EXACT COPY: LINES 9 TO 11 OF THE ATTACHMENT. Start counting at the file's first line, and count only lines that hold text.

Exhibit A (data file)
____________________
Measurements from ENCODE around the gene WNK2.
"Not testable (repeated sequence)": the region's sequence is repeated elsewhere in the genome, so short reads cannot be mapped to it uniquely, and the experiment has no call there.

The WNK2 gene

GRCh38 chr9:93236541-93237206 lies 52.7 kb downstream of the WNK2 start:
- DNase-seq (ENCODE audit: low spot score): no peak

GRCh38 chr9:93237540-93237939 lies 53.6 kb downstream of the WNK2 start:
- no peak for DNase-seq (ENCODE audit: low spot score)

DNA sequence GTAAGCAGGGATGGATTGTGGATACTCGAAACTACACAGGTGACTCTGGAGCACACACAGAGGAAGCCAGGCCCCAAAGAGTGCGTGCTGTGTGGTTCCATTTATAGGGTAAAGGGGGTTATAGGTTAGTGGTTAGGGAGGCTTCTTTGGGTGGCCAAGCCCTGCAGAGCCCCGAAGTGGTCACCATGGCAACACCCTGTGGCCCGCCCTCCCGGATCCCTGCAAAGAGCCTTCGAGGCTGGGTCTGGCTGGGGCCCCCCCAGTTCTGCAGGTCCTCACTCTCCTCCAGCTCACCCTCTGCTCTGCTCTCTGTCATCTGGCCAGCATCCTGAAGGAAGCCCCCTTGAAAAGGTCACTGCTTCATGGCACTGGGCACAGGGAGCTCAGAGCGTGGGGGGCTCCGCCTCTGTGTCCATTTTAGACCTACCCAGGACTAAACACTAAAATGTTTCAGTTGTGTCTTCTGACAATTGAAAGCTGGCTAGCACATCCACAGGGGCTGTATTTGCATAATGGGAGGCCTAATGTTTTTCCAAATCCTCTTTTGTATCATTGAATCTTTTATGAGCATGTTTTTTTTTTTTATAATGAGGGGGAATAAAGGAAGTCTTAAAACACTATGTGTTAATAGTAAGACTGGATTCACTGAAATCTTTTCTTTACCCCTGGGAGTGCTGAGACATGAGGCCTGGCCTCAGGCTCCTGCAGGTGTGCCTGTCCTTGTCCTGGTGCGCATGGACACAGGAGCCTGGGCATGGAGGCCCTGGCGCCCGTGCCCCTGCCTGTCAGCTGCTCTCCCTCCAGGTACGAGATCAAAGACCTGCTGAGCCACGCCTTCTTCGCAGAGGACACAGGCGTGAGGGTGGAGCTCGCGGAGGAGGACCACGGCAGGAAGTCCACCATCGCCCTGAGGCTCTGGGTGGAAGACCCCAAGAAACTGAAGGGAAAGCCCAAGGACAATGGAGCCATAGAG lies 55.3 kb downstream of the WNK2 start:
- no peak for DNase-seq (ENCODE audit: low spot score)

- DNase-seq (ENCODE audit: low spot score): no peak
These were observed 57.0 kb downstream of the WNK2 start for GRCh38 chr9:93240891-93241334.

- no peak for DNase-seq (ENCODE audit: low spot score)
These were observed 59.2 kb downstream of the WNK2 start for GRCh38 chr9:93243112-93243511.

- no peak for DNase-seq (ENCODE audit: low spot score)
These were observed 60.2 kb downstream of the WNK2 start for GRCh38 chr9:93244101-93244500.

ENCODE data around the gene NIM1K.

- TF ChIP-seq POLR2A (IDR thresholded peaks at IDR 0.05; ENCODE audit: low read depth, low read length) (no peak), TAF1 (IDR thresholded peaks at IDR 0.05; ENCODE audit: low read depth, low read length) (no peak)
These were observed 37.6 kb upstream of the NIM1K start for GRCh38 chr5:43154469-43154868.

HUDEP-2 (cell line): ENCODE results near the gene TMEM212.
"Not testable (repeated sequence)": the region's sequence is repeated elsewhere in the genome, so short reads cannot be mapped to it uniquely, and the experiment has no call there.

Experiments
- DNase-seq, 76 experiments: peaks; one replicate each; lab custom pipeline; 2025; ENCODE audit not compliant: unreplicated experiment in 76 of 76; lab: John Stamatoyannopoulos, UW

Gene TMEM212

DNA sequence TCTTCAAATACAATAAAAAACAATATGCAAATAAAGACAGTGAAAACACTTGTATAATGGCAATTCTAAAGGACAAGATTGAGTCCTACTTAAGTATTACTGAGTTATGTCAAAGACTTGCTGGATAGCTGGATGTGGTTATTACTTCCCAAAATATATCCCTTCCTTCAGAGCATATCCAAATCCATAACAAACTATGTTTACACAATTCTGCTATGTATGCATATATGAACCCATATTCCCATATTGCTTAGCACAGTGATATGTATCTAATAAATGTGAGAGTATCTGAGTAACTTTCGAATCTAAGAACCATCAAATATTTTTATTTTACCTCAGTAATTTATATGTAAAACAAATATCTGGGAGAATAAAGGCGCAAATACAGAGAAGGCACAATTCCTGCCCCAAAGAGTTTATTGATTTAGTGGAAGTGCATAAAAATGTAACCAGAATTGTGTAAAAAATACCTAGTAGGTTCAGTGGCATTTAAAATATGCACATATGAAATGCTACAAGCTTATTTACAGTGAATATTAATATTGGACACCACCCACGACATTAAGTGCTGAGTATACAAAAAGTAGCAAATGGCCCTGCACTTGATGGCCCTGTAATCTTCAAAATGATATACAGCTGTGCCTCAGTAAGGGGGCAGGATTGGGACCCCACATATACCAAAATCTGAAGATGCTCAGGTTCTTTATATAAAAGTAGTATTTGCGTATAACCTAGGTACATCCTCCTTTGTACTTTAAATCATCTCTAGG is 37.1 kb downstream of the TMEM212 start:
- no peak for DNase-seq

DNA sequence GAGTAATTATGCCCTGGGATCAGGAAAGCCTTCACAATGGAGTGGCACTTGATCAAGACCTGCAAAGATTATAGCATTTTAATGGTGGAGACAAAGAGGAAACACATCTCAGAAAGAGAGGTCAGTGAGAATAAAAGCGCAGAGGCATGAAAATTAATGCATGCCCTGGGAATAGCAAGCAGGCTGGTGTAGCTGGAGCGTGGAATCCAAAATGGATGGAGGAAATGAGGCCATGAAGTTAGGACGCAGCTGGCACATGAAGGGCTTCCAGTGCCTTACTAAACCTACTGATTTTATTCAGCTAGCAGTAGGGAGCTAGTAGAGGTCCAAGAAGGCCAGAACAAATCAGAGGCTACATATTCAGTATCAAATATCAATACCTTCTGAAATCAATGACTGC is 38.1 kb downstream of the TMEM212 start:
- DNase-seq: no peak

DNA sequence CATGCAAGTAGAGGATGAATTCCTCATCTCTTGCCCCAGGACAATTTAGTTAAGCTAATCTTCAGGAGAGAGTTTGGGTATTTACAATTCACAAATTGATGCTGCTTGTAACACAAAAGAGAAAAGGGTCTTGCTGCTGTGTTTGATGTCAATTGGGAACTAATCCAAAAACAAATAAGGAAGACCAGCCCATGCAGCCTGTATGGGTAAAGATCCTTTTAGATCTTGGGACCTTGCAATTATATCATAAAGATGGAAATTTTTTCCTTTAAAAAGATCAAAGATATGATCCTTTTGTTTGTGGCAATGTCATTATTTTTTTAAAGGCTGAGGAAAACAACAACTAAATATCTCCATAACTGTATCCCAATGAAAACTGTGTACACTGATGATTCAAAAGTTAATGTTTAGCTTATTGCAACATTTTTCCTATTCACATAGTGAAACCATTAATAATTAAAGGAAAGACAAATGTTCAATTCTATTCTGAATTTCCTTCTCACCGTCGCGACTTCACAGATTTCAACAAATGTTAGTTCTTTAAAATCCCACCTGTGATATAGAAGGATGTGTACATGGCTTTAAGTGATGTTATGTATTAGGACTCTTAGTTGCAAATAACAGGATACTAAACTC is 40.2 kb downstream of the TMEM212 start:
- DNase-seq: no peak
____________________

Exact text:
- no peak for DNase-seq (ENCODE audit: low spot score)

- DNase-seq (ENCODE audit: low spot score): no peak
These were observed 57.0 kb downstream of the WNK2 start for GRCh38 chr9:93240891-93241334.